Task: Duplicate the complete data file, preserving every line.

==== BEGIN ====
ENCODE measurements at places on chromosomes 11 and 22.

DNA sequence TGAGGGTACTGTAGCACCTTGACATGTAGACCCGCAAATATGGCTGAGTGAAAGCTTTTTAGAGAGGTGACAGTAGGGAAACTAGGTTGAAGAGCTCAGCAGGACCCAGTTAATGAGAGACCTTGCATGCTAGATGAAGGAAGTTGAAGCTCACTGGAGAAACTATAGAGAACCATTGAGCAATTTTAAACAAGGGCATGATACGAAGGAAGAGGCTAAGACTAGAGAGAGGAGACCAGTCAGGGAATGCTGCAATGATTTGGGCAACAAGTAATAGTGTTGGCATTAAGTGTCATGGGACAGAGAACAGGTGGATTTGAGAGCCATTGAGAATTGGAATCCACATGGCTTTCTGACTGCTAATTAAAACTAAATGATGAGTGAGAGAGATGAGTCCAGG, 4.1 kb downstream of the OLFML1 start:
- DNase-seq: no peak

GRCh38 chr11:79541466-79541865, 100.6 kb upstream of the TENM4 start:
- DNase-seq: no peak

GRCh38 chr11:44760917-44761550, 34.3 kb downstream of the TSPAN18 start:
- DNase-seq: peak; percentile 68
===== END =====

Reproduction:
ENCODE measurements at places on chromosomes 11 and 22.

DNA sequence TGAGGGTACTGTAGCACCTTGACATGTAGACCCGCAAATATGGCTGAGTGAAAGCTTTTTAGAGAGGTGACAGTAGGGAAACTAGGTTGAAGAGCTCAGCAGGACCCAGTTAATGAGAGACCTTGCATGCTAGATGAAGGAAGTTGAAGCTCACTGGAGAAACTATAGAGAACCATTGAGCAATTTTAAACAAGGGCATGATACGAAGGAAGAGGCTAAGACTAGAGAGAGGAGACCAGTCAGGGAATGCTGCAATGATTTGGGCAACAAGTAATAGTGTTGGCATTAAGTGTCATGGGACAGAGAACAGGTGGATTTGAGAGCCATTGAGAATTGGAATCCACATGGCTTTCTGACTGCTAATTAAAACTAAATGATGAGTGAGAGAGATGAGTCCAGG, 4.1 kb downstream of the OLFML1 start:
- DNase-seq: no peak

GRCh38 chr11:79541466-79541865, 100.6 kb upstream of the TENM4 start:
- DNase-seq: no peak

GRCh38 chr11:44760917-44761550, 34.3 kb downstream of the TSPAN18 start:
- DNase-seq: peak; percentile 68